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Funding British membership in the EC/EU: The awkward quarrels over contributions, CAP funding and UK rebates.

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Funding British membership in the EC/EU: The awkward quarrels over contributions, CAP funding and UK rebates. Britain has often been described as an "awkward partner" in relation to European Integration. It is, nevertheless, a major player in the process of integration. Britain finally joined the EC in 1973. On 9th may 1950 the French foreign minister, Robert Schuman, announced a plan for France and Germany to pool coal and steel production under a High Authority. He also invited other European nations to join them, Belgium, Luxembourg, the Netherlands (the Benelux states), Italy and Britain. The Benelux states and Italy accepted the offer. The six nations signed the treaty of Paris in April 1952; the ECSC came into operation in July 1952. Britain declined the offer. The negative attitude of the British government has been looked at thoroughly. All accounts accept the there were certain peculiarities of the British position that made it highly unlikely that its government would accept the proposal. Whereas in continental Europe, nationalism had been discredited through its association with fascism, in Britain fascism had never succeeded, and the war had been fought as a national war. ...read more.


While London was contributing heavily to farm subsidies, which swallowed up half of the EU budget, it only recouped a 7% share of the receipts. The developing position was unacceptable to the Labour government. The foreign secretary, David Owen, told the house of commons that the situation whereby the "United kingdom has the third lowest per capita gross domestic product in Community" yet was already the second highest net contributor to the budget "cannot be good for the community any more than it is for the United Kingdom, and promised that the government would "be working to achieve a better balance, especially in relation to agricultural expenditure, to curb the excessive United Kingdom contribution" (Hansard, 14 nov, 1978, col 214). Unfortunately, for the labour government, it never had the opportunity to work for a better balance because it lost office in the June 1979 election to the conservatives under the leadership of Margaret Thatcher. The new government soon took up the same theme concerning the budget. Shortly after coming into office, Sir Geoffrey Howe, the Chancellor of the Exchequer, announced that the size of the problem was far greater than the Conservatives had realised while in opposition. ...read more.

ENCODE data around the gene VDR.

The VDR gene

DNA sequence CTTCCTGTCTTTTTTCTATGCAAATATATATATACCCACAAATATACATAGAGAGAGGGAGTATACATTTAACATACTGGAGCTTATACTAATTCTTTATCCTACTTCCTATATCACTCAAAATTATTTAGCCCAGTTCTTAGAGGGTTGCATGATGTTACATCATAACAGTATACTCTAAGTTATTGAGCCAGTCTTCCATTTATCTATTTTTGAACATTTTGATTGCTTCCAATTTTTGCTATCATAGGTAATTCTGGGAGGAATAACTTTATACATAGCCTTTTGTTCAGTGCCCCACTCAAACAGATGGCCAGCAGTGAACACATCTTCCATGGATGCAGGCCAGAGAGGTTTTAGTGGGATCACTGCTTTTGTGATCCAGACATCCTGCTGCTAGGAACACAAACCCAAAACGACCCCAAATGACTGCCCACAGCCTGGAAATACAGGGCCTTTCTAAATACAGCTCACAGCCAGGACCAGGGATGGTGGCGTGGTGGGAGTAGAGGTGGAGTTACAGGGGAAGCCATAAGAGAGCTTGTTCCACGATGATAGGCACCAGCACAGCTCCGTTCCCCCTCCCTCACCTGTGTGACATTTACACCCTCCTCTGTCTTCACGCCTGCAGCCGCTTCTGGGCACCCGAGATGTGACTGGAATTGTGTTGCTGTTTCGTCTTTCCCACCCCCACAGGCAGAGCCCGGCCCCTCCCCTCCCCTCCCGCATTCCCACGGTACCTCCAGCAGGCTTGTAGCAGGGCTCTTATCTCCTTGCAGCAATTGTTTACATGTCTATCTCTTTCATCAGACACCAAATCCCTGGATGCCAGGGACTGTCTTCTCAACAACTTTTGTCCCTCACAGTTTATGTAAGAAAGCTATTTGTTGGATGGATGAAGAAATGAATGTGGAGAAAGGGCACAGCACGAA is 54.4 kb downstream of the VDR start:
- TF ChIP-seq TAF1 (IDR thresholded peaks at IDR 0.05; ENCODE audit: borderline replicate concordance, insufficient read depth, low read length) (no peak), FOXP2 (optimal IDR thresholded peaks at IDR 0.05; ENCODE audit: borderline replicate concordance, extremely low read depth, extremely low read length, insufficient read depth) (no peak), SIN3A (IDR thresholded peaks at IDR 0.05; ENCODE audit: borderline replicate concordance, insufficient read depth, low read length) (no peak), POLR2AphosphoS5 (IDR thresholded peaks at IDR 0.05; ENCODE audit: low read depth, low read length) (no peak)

He went on to attack the idea of the juste retour which he said did not exist and should not exist: "the simple taxpayer cannot refuse to pay taxes only because he does not get back what he paid in". Commissioner Liikanen had a more detached perspective. He saw the British rebate arrangement as underlying the problems with the national net budgetary contributions in Germany, the Netherlands, Sweden and Austria. He expected countries to want "a generalised correction system" but the Commission had proposed not opening the rebate discussion until after enlargement when it would be unavoidable. While the UK only funds 13% of the budget, compared with its share of Union Gross National Product of 16%, British ministers point out that only 8% of the EU budget is spent at home, making the UK the lowest per-capita recipient of all member states. They also remind colleagues that, without the rebate, they would be financing 21% of the Union's spending. Even with the rebate, the UK is the Union's fifth-largest contributor while measurements of national wealth put it ninth in the EU league table. The UK still pays twice as much as France, Italy, Belgium and Luxembourg. ...read more.

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